When viewing the slideshow, move the pointer to show a toolbar with useful functions at the bottom of the screen.
7. Rotate images in Finder
Some photos may be taken in landscape mode (long side along the bottom) and some in portrait mode (long side vertical). If a photo appears in the wrong orientation when it is viewed, it can be rotated in Finder.
Ctrl+click a file move the pointer over Quick Actions and a list of actions appears. On the menu is Rotate Left. It looks like you can only rotate an image left. However, if you hold down the Option key to reveal hidden menus in Finder, Rotate Left becomes Rotate Right.
Multiple images can be selected and rotated in one go.
8. Open and close window
Double click a file and it opens in its associated application and JPEGs open in Preview for example. It is easier than selecting a file, going to the File menu and selecting Open. Among the hidden menus in Finder is this curious one: Open and Close Window. To see it, click File and hold down the Option key.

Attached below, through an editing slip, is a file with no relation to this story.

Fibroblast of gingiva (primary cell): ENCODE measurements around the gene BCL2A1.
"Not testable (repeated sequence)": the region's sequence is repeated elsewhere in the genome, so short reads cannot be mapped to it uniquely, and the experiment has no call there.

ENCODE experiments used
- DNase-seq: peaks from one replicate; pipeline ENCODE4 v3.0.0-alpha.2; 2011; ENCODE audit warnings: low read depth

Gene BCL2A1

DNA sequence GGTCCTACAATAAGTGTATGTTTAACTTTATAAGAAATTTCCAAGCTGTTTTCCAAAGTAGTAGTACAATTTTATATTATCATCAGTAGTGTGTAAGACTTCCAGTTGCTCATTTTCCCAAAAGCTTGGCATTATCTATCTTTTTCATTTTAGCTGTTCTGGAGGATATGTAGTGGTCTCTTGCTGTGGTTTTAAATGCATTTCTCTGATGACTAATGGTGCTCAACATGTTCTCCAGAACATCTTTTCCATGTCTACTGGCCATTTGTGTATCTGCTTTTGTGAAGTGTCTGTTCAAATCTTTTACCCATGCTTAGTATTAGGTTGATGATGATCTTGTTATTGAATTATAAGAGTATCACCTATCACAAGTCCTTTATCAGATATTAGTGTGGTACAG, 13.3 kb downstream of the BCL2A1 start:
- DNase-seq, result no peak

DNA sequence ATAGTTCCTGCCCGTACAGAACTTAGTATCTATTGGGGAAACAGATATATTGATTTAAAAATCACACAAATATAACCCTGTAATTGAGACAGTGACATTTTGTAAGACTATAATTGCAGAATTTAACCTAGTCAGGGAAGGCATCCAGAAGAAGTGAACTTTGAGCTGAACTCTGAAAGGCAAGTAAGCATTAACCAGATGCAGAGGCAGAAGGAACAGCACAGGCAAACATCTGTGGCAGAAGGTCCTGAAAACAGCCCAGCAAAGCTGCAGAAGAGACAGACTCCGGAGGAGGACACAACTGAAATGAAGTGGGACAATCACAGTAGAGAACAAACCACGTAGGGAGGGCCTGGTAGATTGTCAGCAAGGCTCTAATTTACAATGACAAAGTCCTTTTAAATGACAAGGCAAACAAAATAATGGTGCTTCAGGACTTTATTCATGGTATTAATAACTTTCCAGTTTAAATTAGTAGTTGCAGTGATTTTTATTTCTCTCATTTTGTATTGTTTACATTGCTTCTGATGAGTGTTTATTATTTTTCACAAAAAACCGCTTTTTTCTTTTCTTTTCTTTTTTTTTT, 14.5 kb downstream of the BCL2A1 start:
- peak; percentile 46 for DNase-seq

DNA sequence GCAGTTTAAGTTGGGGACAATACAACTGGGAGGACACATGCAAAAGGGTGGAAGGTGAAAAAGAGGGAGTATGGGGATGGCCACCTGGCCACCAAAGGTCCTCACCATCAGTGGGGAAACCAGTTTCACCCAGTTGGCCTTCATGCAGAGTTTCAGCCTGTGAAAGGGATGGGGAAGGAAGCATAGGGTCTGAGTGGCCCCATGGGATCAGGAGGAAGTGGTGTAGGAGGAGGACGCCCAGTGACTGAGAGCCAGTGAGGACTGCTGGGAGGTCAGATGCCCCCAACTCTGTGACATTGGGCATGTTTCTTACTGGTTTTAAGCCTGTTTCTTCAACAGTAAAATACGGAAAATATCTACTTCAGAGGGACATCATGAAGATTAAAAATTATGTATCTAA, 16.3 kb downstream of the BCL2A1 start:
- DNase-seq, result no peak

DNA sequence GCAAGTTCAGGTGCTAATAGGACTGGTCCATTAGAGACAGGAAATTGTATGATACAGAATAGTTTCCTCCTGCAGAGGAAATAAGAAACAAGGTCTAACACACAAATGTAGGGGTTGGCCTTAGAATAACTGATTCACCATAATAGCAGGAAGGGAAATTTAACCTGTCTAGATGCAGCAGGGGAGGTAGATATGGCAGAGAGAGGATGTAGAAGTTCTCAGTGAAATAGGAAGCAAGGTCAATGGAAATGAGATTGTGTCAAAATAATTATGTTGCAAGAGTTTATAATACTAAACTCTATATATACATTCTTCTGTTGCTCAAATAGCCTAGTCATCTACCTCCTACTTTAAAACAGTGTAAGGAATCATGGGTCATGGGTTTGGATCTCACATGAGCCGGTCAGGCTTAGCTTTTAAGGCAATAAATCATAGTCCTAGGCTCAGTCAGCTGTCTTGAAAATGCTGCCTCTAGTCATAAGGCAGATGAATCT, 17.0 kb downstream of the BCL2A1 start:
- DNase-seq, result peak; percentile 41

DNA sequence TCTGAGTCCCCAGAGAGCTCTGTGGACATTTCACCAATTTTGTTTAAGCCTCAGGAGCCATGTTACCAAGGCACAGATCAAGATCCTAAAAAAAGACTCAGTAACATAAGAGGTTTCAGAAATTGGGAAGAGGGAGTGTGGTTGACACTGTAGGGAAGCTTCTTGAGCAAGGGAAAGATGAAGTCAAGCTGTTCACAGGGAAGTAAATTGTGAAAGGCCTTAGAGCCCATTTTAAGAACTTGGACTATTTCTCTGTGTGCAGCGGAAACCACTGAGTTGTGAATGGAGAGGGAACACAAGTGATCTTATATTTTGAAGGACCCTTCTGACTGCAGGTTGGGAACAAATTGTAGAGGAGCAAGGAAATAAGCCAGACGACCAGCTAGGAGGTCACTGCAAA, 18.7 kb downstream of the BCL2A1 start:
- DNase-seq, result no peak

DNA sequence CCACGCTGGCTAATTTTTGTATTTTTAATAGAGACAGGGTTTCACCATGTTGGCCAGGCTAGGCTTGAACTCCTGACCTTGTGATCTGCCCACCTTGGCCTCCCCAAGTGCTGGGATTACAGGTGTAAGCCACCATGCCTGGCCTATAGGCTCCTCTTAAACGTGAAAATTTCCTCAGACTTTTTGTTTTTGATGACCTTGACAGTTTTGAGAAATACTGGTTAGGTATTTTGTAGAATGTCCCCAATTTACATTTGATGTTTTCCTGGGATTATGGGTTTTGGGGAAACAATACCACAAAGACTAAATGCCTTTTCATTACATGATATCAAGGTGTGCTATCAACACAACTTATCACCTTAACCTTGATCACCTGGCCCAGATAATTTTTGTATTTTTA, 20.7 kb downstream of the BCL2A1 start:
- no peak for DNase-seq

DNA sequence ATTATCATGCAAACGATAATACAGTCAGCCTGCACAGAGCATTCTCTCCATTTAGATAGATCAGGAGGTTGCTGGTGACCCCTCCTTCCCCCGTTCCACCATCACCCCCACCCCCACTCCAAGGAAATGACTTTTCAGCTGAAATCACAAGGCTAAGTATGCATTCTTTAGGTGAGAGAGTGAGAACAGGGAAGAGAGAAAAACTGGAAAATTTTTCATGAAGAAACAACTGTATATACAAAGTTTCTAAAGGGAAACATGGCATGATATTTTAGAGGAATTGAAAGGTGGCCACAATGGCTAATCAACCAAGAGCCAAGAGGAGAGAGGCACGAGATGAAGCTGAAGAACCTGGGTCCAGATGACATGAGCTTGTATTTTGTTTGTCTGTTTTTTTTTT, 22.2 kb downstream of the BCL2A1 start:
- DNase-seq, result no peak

Which window does it open and close? It opens the window of the app associated with the selected file and it closes the Finder window. For example, select half a dozen photos in a Finder window, then go to File, hold down Option and click Open and Close window. Preview opens all of the images and the Finder window is closed. You are left with a clean desktop with just Preview showing the photos.
9. Move and resize Finder window
It is easy to move and resize a Finder window, but even so, there are menu commands to help you do it faster and easier. Suppose you want to move Finder to the left side of the screen and make it exactly half the width. Just go to Window > Tile Window to Left of Screen or Tile Window to right of Screen.